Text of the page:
Colonel Jack O’Neill, the intrepid leader of the Stargate SG-1 taskforce of the eponymous popular Sci-Fi TV show, in his time took some remarkably astute decisions, oftentimes in situations of great stress, saving our galaxy from being overrun by nasty alien races more than a few times. Now, O’Neill is a great generalist and thinks fast on his feet but he never was a paragon of erudition nor does he have any such pretensions. Indeed, he harbors a robust disdain for anything resembling scholarly pursuit. However we all know, in intergalactic matters our gut-level decisions are not always enough. From time to time we have to invoke a higher body of knowledge. When the Replicators were on the verge of exterminating humans and no weapon in possession of humans and their alien allies seemed to be having any lasting impact on the ferocious onslaught, it was clear a new kind of weapon was desperately needed if the Replicators were to be thwarted. Fortunately for the earthlings, Colonel O’Neill very recently, had downloaded into his brain the entire knowledge repository of an incredibly advanced race, the Ancients. Armed with this knowledge he could quickly devise a weapon capable of annihilating the Replicators. Needless to say, once again the Milky Way Galaxy was saved.
Note that O’Neill did not learn from the Ancients. Instead his mind just imbibed the knowledge. He ‘acquired’ countless skills, including those needed to deal with the Replicator emergency, without having to go through the arduous process of learning. I shudder to think what would have happened if O’Neill had had to read countless PDFs and WebPages before he was suitably equipped.
In short, the Ancients had developed the perfect technology to bridge the last mile knowledge gap, the gap between existing knowledge and its translation into practice, the gap that every human institution that works with knowledge has struggled with. No matter the amount of conclusive findings clinical research throws up, if the clinicians do not integrate them into their care-delivery is it worth anything?
Since beginning there has been the gap, the gap between research findings and how it is applied in practice.
The good intentioned knowledge producing people and institutions reduced it by making it easier for people to access the results of the research. This was done by using journals, monographs, textbooks and such, and later on making much of it available for little or no cost by the medium of internet.
But soon the realization dawned upon the knowledge producers and providers that just providing easier access to the research results is never going to be enough. The outputs of research efforts need to be sifted through to allow only the reliable information to impact practice. What came to be known as Evidence Based Medicine was driven by such meta-analysis. Besides vetting research for quality, the research results have to be articulated in actionable terms, which, in the field of medicine, came be known as clinical guidelines. The users of the knowledge, such as the clinicians, do not usually have time and inclination to undertake such analyses and translations. So it seemed to make sense that pre-processing the research results into meta-research and guidelines before it is made available will lead to improved application of the research into practice.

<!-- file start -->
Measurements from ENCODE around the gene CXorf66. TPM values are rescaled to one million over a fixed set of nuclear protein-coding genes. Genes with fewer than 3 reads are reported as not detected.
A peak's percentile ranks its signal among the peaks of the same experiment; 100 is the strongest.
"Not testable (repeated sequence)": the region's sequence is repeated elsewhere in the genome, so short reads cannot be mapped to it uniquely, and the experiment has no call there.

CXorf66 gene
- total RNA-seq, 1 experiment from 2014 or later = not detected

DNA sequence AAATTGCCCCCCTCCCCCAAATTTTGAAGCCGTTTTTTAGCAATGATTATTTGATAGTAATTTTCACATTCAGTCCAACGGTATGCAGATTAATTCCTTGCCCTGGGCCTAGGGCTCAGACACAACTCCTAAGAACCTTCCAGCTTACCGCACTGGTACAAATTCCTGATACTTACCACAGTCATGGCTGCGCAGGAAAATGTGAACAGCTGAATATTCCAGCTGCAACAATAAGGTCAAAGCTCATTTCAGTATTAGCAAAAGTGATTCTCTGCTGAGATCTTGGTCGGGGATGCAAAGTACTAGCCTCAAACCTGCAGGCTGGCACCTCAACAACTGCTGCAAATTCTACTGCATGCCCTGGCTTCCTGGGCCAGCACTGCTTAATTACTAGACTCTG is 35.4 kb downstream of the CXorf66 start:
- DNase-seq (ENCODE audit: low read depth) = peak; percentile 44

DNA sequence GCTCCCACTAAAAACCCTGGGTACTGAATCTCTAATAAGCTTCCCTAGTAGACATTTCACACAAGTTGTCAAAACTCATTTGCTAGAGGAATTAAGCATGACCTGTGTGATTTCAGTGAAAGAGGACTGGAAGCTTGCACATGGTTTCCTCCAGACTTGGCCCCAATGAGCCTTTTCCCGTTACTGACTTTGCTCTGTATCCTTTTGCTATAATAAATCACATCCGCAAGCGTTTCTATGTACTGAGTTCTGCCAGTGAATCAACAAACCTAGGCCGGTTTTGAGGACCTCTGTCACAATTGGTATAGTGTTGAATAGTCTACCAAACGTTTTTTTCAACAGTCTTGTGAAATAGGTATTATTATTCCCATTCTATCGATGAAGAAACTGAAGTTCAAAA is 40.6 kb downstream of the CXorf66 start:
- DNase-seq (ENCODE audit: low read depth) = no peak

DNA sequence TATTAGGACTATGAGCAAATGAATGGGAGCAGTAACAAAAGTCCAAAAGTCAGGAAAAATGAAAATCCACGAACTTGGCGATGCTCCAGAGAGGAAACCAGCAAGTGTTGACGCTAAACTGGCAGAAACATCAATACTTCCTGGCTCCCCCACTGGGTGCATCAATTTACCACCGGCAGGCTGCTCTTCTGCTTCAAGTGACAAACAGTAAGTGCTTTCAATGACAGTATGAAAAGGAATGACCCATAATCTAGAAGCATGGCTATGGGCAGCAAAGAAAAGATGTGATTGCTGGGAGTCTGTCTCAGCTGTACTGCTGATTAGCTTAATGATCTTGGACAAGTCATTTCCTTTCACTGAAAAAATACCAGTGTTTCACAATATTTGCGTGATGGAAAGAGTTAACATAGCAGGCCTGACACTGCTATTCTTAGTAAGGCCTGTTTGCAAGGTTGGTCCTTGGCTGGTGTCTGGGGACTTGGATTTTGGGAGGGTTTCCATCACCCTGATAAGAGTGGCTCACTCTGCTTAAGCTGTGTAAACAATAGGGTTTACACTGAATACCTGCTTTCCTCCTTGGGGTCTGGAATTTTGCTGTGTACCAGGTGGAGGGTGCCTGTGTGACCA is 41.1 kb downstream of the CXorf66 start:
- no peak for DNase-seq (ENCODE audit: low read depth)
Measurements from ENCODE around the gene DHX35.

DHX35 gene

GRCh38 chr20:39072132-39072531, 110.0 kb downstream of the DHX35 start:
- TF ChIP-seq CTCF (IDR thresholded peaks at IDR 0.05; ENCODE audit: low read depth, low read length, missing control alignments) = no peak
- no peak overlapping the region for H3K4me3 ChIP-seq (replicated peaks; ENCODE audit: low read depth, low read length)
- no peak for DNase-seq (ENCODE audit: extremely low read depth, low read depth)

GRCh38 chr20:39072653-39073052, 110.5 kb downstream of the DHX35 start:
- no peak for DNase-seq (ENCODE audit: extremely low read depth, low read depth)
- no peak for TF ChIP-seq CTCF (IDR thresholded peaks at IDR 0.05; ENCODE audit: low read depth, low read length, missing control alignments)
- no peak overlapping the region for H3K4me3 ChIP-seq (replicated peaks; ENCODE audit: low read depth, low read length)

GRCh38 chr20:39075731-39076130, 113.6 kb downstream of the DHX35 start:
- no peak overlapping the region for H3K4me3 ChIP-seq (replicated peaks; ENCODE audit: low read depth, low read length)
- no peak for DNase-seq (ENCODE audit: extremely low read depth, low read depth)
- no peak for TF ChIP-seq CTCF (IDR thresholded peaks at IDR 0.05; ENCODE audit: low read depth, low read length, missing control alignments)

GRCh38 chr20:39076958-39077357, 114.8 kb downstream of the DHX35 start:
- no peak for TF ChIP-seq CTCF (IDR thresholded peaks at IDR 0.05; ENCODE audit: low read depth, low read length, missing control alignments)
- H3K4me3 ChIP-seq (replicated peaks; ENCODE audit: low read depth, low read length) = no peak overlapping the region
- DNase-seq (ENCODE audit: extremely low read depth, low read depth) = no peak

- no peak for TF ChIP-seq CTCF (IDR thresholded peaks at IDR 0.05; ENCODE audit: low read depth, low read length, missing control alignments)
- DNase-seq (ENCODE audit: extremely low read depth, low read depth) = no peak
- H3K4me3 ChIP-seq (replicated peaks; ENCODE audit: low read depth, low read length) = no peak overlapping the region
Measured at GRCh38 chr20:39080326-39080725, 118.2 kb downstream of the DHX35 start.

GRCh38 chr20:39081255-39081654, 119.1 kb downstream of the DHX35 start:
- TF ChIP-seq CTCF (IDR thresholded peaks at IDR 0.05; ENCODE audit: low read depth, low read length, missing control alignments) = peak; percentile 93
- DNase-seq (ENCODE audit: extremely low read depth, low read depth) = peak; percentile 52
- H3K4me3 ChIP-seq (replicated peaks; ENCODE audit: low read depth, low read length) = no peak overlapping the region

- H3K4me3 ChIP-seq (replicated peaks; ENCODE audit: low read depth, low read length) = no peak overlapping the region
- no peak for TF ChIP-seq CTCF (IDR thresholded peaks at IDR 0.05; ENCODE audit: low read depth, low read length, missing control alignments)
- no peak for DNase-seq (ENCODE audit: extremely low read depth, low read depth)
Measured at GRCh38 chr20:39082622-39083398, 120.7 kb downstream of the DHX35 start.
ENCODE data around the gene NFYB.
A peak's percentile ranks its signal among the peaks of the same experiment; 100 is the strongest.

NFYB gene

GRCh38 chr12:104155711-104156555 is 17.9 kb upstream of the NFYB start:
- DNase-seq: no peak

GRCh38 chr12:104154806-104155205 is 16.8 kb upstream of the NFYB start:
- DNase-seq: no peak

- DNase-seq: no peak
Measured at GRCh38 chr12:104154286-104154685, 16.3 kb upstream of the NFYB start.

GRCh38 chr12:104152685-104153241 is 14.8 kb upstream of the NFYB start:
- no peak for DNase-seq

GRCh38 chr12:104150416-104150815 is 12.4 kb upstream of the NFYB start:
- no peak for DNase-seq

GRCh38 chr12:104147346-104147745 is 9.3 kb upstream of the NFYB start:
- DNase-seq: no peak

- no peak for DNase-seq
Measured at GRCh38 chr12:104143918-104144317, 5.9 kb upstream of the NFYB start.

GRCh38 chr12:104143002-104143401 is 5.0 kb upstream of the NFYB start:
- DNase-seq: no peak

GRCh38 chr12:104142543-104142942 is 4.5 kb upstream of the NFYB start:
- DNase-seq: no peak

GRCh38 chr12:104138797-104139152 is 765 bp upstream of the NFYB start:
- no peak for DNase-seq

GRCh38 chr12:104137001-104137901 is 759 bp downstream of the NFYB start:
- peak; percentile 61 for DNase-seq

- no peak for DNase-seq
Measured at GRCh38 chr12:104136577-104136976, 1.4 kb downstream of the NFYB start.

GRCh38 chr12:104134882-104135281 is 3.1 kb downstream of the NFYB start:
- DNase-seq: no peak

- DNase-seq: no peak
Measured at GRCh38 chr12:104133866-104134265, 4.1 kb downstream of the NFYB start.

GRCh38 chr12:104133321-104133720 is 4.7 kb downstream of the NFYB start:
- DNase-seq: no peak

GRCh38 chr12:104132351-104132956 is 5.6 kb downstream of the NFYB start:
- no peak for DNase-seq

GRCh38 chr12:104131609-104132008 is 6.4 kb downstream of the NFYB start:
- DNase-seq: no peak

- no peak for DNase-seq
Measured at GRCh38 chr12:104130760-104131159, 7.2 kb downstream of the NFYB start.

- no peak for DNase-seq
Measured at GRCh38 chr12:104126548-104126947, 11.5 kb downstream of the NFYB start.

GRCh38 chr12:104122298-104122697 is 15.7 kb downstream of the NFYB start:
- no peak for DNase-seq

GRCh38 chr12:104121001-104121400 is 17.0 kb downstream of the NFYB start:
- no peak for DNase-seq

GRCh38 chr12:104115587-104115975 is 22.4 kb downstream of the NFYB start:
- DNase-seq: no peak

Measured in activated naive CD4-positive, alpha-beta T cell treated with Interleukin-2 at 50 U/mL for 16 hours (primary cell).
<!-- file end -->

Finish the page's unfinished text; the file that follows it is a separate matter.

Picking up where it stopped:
These efforts did result in narrowing the gap but not remarkably. The original enthusiasm for guidelines and meta-research seems to have lost steam.
What if a clinician’s mind had access to a knowledge repository just like the Ancients’, and had the ability to simply suck in on demand, the most appropriate pieces of knowledge? That would surely eliminate the gap.
A clinician with access to such a knowledge repository would be able to manage almost any condition using the best evidence and recommended practices. For such a scenario to unfold will take a very long time because we do not yet possess that level of ability to tinker with minds. However, we do possess reasonable knowledge of computers. After all we created them. Can we then think of a way in which all human wisdom, expressed into actions, be made available in a shared knowledge repository. The computer of the clinician can then access this knowledge on demand to get precise advice about what next needs to be done about the patient on hand. The wisdom in such a repository could be deposited, over course of time, by clinicians themselves to be shared with other clinicians. The clinicians would enhance the knowledge to work for themselves but will also be able to share it to be able to make significant difference to others.
What will be the form of knowledge contained in such a knowledge repository? Remember, the knowledge should be able to modify behavior of a computer system to be able to advise the clinicians about individual patients. Software has been used for a long time as the standard way of altering the behavior of computers. However, software is created by programmers with special skills using sophisticated development tools. If the knowledge repository has to acquire the necessary knowledge that evolves with the understanding of the experts and clinicians, it will need to be modifiable by people with clinical expertise who normally do not possess software development skills.
This is where knowledge form like Proteus comes in. The Proteus knowledge is executable and yet modifiable by clinicians. We are in the process of building early mechanisms to allow clinicians to deposit such knowledge in a publicly available repository, which will allow clinicians to integrate, on demand, any part of knowledge they need to modify behavior of the Proteus Engine, a software module which interprets the knowledge and provides advice to the clinicians about individual patients based on the data from those patients.